Making Every Day International Women’s Day

Making Every Day International Women’s Day

{Photo credit: Katy Doyle}Photo credit: Katy Doyle

Members of the global health community commemorated International Women’s Day (IWD) on March 8 by celebrating recent advances in women and girls’ health and indeed there was much to celebrate: maternal deaths have declined 45% worldwide, The Global Fund to Fight AIDS, Tuberculosis and Malaria has distributed over 450 million bed nets, and over 1 million babies have been born HIV-free thanks to the President’s Emergency Plan for AIDS Relief (PEPFAR); but there is still work to do.  What happens once the day is over? How do we turn that attention into action? How are these issues going to be addressed? After awareness is raised, we still need concerted global action every day of the year if we are to make truly sustainable, impactful improvements in the lives of women and girls’ around the world. Here are a few things I think we can do at the global, US and local level to keep the spirit of IWD alive:

Globally: Elevate women and girls in the Post-2015 Development Agenda

{Photo credit: Rui Pires}Photo credit: Rui Pires

The Post-2015 Development Agenda, will drive global efforts to improve the lives of the world’s poorest people for the next 15 years, so it’s important that women and girls feature prominently. Efforts to eradicate poverty and achieve economic prosperity cannot succeed when half the population is denied full rights and participation in society. MSH urges global decision-makers to ensure women and gender issues are at the center of the Post-2015 Agenda and to prioritize women and girls’ needs comprehensively throughout the new goals.  

In the U.S.: Prioritize women and girls in any new global health legislation

As Congress considers drafting new legislation to address post-Ebola health system strengthening, we hope it will consider how women were disproportionately impacted by the disease and write legislation with an eye towards remedying these factors. As the primary caregivers in their communities, women in the outbreak countries suffered directly due to their close contact caring for Ebola victims, which put them at greater risk for infection. Pregnant women in Guinea, Sierra Leone and Liberia have also been impacted indirectly as many hospitals and clinics stopped providing maternal care for extended periods during the epidemic, leaving women without prenatal, labor or postpartum services. We hope lawmakers will address the unique needs of women and girls in this and any other new global health legislation it considers in the 114th Congress.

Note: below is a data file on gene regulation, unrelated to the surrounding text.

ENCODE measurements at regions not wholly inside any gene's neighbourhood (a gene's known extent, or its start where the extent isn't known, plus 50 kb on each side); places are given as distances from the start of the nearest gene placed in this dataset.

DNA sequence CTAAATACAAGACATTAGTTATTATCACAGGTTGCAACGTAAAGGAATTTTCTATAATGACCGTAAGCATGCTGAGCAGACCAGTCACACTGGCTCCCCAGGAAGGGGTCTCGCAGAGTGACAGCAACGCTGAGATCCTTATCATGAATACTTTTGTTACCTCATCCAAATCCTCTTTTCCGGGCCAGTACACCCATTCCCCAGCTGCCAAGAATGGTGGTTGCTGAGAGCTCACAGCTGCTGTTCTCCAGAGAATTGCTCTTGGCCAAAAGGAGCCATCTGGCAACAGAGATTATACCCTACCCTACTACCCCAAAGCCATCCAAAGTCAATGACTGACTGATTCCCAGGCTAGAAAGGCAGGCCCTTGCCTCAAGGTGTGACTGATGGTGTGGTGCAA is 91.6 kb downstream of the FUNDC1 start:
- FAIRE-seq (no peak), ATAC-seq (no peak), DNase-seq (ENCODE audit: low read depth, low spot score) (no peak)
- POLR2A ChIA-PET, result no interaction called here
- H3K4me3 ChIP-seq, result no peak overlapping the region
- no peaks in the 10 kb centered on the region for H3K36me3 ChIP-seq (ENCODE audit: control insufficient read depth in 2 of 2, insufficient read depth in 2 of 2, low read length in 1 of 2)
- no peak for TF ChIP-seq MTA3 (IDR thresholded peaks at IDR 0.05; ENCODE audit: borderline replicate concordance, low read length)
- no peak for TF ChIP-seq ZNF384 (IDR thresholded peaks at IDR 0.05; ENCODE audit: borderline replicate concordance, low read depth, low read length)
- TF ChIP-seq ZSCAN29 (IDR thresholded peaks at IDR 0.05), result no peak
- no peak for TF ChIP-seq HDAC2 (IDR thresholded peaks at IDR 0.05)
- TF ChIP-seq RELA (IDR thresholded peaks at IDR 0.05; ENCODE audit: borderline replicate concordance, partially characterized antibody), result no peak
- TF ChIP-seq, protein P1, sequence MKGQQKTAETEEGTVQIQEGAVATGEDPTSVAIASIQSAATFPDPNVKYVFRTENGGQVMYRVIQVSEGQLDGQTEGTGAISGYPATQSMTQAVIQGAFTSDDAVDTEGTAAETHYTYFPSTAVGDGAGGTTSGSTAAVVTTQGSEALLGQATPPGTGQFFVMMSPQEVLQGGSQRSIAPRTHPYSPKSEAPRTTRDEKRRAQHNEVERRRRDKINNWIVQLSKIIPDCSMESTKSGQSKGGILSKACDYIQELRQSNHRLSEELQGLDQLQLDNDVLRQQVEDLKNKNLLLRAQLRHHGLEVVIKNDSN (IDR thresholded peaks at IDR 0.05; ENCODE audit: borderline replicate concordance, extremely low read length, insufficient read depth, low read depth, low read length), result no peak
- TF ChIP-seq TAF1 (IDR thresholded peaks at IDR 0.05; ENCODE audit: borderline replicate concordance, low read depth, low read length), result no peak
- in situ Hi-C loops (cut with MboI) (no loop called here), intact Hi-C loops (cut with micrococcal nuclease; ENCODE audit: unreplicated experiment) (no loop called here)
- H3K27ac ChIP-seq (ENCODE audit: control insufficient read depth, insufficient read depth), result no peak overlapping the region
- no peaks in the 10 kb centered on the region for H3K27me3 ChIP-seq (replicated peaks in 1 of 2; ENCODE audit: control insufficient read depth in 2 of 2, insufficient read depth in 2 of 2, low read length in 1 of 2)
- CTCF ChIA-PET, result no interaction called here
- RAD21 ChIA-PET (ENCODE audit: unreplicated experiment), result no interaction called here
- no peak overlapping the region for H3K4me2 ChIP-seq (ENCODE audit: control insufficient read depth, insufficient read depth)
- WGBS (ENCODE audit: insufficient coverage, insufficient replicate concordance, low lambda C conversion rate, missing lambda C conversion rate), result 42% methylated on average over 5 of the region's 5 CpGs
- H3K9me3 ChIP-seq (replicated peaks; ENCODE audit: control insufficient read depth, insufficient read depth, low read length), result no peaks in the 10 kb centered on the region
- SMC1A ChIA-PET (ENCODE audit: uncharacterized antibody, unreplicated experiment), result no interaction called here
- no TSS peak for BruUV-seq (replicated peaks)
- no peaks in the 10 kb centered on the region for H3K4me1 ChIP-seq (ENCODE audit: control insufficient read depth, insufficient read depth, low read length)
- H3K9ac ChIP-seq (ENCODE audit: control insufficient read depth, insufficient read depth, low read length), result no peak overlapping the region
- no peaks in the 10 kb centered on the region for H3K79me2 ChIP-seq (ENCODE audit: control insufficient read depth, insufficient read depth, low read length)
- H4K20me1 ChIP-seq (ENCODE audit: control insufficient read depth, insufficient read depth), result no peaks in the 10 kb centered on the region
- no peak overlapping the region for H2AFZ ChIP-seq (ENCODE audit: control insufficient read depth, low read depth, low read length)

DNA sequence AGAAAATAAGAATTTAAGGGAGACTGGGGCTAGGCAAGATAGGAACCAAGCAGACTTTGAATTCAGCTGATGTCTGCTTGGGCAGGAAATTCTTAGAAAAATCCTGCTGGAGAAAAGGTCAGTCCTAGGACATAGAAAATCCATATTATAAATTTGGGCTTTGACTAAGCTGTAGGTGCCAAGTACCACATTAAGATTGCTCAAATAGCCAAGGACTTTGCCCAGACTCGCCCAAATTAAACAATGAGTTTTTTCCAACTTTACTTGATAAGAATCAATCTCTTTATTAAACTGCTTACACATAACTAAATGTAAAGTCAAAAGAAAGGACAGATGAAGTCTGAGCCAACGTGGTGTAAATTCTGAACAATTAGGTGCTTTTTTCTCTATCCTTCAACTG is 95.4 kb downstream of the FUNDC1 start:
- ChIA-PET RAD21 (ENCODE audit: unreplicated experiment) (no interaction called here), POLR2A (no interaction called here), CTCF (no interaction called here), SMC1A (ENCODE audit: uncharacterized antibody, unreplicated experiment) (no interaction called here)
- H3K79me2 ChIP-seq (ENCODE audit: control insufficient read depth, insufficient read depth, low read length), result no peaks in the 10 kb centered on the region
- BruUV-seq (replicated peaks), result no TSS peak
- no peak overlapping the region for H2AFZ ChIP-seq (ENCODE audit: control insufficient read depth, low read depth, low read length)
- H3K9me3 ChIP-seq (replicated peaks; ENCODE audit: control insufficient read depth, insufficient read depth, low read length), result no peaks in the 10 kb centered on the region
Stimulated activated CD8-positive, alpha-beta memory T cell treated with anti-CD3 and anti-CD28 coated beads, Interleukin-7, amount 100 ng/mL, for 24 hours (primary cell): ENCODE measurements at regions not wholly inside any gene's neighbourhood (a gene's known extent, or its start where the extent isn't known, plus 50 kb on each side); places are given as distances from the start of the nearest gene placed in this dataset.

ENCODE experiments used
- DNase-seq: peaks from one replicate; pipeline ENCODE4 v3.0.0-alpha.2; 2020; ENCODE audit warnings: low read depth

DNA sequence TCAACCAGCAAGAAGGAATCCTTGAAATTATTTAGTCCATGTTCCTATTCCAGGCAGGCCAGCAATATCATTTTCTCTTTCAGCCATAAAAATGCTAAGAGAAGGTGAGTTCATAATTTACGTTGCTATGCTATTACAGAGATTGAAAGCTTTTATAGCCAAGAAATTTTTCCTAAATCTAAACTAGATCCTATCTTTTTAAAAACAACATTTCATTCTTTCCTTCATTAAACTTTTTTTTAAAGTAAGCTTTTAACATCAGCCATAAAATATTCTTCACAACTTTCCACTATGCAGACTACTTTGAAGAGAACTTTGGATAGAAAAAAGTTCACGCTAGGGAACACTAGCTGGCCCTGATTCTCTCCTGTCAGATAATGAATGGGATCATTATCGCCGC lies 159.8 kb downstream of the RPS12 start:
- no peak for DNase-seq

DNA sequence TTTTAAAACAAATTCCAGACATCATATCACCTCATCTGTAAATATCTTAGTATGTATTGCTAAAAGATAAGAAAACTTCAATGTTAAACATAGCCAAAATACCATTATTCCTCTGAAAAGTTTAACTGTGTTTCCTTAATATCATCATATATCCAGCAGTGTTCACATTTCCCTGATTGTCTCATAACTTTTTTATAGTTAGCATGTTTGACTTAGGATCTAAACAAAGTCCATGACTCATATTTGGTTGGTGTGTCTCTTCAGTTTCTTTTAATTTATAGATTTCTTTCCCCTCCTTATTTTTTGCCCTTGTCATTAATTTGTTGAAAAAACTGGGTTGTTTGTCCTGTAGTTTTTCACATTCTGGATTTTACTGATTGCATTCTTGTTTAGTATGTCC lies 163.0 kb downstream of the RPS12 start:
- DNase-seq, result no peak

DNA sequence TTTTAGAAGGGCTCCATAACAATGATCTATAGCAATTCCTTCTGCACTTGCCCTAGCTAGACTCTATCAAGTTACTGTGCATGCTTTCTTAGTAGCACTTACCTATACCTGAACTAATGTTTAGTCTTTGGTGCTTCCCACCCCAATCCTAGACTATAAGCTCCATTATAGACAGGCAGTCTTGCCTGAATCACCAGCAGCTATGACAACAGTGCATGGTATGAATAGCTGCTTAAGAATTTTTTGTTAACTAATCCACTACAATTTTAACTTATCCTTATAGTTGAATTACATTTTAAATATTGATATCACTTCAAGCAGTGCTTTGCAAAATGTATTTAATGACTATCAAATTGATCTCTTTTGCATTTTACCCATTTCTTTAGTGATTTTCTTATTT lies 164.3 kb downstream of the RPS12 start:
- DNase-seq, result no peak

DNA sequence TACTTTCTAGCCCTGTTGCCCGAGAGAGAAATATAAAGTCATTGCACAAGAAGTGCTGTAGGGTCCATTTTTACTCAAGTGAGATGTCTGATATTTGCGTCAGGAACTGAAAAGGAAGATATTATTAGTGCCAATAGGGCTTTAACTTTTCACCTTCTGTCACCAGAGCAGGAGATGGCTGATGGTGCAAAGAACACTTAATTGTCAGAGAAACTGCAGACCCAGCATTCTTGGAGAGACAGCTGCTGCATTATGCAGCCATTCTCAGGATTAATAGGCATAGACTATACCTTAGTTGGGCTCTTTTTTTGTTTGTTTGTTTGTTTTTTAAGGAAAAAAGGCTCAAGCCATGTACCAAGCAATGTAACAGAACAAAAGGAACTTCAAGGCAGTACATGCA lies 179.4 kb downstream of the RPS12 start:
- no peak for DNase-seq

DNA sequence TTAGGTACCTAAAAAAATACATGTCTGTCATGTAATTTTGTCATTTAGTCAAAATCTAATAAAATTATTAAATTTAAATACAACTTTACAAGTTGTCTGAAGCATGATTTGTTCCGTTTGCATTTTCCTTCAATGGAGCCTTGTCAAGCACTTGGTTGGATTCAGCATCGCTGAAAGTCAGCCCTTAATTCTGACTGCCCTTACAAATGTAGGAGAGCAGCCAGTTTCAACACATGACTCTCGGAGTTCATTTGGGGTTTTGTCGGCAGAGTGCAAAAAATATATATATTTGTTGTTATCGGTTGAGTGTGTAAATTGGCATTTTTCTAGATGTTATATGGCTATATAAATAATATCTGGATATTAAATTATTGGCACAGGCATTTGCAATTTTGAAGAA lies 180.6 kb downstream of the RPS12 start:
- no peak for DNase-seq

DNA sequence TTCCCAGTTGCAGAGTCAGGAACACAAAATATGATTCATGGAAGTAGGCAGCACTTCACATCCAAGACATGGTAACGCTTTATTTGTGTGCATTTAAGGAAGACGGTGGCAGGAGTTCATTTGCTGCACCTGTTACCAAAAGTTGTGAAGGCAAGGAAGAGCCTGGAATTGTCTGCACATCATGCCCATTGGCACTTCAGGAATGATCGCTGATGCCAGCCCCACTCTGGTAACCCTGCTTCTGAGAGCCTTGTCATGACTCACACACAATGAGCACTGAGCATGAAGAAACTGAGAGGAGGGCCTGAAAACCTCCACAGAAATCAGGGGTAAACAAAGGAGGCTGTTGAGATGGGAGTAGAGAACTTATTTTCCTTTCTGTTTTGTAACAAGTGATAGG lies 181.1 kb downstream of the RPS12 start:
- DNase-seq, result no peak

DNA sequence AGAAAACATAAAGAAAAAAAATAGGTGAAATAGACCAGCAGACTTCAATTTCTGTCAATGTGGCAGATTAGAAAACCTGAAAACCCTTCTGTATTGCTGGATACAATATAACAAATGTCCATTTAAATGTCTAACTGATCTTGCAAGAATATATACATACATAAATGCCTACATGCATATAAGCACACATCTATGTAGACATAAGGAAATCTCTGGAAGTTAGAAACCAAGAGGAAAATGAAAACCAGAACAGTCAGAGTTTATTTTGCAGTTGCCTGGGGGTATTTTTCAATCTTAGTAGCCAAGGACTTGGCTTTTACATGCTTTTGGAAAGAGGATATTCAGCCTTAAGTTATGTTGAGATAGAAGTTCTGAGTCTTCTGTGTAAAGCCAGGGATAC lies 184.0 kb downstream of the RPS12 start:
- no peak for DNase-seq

At the Country level: Retain local community health workers

{Photo credit: Warren Zelman}Photo credit: Warren Zelman

Health results depend on retaining health workers. Regardless of the health intervention, health workers are essential for delivering care to those who need it most and as close to them as possible. As an aid official once said, “bed nets don’t have legs.” While training more health care workers is important, MSH recognizes that strengthening the management, retention and performance of the existing workforce also requires urgent action. Over the next year, we would like to see more developing countries expand and strengthen their cadre of community health workers so they can replicate the impressive maternal and child health gains seen in Afghanistan and Rwanda.

Though March 8 has come and gone, decision makers and global health advocates still have the chance to prioritize women and girls, and make every day International Women’s Day.

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